Satisfied borrowers report that this card has great ease of use. While the smaller credit limit makes it unsuitable for everyday purchases, it is simple to use and acts like a “normal” credit card.
Negative reviews highlight some customer service issues. There are several complaints about support personnel speaking very little English and not being able to help. This is particularly frustrating if there is a hold on your account.
OpenSky Secured Visa Card
Satisfied borrowers report that this card is a good option to build your credit if you would struggle to get a sub prime non secured card. You can set your own credit limit and use the card regularly to see an increase in your FICO score.
Negative reviews suggest potential frustration with processing delays. There are complaints that funds can take up to 10 days to apply to your account and OpenSky only reports to the credit bureaus a month behind.
Both of these cards are designed for those who have less than ideal credit. They offer a great way to access a credit card product even if you have a poor credit score.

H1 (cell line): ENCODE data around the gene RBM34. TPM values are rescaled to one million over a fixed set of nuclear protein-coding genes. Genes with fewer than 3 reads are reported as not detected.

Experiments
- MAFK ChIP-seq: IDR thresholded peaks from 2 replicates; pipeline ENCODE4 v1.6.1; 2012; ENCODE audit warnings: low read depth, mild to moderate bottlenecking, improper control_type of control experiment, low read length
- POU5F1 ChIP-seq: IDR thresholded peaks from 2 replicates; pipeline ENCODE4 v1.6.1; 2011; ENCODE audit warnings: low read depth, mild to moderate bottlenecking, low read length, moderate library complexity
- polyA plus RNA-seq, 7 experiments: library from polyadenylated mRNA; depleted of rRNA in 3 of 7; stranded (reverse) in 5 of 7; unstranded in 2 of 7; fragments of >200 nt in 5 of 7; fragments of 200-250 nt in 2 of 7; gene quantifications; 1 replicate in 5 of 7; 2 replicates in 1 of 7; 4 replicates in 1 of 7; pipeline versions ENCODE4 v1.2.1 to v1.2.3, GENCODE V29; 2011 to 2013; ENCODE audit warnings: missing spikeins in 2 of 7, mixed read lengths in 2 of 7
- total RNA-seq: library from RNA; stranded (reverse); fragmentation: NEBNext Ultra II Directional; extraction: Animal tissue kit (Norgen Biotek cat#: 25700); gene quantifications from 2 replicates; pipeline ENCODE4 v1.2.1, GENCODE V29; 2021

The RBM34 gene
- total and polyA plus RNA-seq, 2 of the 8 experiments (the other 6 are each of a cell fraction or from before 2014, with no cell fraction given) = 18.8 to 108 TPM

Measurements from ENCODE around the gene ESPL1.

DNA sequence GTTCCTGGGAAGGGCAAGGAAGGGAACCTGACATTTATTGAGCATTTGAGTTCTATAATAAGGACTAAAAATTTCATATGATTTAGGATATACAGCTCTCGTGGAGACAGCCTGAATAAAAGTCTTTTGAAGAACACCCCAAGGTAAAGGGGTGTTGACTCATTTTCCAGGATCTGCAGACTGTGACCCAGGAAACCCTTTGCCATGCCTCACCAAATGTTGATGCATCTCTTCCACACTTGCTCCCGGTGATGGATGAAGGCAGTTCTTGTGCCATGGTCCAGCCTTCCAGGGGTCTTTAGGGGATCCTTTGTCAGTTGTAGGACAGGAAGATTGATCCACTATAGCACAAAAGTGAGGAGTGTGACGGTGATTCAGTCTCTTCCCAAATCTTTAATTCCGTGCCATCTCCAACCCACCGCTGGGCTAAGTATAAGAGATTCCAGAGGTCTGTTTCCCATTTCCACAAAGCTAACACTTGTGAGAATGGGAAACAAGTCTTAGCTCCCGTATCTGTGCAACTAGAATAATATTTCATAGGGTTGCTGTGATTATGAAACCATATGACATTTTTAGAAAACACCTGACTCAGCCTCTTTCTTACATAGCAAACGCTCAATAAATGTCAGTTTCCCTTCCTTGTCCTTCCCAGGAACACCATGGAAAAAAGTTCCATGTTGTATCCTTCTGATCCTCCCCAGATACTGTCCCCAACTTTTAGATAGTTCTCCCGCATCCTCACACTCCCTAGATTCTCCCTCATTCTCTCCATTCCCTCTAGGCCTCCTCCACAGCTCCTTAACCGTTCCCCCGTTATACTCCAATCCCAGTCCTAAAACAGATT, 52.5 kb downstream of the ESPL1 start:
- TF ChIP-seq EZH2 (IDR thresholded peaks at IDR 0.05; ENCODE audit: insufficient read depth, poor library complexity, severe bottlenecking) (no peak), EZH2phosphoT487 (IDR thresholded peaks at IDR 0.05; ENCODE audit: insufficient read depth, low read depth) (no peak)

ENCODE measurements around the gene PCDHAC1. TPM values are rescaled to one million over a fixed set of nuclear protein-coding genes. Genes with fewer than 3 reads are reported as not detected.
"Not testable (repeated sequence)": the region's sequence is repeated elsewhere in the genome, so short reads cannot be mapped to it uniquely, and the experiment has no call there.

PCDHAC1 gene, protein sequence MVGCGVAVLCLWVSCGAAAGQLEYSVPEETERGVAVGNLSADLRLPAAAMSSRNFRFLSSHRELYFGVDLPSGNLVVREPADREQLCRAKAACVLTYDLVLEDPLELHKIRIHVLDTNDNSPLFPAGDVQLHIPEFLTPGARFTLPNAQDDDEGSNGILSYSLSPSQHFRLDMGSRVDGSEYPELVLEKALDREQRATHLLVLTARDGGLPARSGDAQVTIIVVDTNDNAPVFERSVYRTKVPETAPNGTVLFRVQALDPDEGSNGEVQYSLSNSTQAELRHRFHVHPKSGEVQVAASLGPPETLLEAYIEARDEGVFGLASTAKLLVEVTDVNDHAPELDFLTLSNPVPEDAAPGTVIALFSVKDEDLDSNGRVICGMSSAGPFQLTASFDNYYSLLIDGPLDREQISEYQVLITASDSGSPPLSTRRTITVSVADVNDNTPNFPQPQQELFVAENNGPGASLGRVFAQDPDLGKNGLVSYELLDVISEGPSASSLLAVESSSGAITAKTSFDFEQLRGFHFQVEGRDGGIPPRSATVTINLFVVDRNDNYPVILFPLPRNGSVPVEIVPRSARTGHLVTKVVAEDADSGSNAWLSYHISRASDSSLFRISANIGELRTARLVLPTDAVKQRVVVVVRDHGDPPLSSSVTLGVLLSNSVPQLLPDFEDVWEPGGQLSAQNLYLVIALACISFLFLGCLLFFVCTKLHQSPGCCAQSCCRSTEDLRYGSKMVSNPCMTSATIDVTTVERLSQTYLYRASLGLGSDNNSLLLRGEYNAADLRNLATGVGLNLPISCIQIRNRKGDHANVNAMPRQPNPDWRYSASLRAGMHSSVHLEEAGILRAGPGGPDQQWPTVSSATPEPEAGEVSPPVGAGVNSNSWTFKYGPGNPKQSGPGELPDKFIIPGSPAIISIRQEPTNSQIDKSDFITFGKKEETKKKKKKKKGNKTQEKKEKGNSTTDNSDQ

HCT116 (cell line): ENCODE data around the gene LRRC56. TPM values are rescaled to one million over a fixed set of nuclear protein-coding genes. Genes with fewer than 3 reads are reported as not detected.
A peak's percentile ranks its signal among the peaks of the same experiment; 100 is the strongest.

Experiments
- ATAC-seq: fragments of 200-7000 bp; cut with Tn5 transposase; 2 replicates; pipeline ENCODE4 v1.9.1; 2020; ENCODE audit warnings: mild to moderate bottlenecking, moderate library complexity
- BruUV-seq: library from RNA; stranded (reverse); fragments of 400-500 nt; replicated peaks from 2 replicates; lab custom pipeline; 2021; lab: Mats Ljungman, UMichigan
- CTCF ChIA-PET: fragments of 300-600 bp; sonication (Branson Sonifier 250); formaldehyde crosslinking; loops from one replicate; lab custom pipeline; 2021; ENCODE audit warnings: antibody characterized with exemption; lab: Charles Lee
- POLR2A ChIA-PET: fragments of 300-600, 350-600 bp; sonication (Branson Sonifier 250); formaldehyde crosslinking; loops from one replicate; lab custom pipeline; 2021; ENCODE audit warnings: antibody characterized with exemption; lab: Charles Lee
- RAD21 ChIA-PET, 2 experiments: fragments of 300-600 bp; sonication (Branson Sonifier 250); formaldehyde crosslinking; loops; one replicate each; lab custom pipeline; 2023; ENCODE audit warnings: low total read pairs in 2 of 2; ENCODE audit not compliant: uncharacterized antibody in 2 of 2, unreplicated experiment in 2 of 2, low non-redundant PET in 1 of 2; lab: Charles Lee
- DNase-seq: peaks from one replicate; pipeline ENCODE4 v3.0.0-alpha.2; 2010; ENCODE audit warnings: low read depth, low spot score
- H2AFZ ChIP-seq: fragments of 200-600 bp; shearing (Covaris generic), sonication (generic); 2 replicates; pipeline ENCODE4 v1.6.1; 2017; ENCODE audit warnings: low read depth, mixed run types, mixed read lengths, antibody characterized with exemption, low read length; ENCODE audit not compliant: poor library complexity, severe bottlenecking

However, since they operate in different ways, one may be a better fit for you.
Why You Might Want the Indigo Mastercard?
The Indigo Mastercard is a great option that could be good if:
- You don’t want to pay a security deposit: One of the main attractions of this card is that you don’t need to provide a security deposit. This can be a major plus point if you need a credit card, but don’t necessarily have spare funds that you can tie up as card security.
- You’re happy with a low limit: Many people simply want a credit card to access services that are unavailable if you don’t have one. For example, renting a car is far easier if you have a credit card. So, if you’re one of these people and don’t necessarily need a credit card for making every day purchases, this could be a good option for you.